Often discovered when children begin regressing or missing milestones between 6 and 18 months old, Rett syndrome will cause kids to lose their ability to speak, eat, and even breathe on their own. Upon learning Maggie's diagnosis — which currently doesn't have a cure — Jenny and AJ began filming what it's like to have a child with Rett syndrome, resulting in the documentary Magnolia's Hope.
As soon as they received Maggie's diagnosis, the Teslers instantly kicked her treatment into high gear. To help their daughter as much as possible, AJ decided to quit his demanding job as a TV and movie producer.
"They had told us that if she doesn't use [her skills], she's going to lose them," AJ said. "So for me, it was necessary in order to save her, which is an insane over-and-above thing to even consider. Because of the nature of my job, I was able to shift into a more freelance role. I was able to focus on the therapies that I had to focus on and help her navigate those early days that were so important for her future development."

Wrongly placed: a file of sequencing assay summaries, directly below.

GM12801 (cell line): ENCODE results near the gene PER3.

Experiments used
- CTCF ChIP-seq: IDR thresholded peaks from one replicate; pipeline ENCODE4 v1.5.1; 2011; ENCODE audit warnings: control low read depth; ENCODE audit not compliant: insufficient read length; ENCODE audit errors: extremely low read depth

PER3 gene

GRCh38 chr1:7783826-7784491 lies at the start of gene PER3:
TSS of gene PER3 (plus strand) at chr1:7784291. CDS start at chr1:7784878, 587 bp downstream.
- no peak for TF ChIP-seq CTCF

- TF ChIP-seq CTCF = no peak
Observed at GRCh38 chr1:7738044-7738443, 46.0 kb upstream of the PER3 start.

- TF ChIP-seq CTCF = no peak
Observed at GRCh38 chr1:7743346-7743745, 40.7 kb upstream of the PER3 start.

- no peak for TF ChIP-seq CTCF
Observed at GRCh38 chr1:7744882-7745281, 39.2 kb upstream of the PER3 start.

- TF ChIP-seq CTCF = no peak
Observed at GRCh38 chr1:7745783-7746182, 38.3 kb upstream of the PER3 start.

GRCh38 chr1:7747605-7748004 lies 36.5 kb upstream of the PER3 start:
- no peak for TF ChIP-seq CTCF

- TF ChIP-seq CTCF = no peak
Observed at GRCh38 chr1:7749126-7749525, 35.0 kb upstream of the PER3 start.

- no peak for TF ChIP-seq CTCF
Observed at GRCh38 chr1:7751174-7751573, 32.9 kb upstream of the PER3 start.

Because the disorder is regressive, AJ and Jenny did everything possible to help Maggie, who is now 10 years old, work on skills like walking and communicating, including dozens of hours of behavioral, occupational, vision, and music therapy sessions per week. The Teslers are proud of their daughter's progress, however, around age 4, she stopped speaking.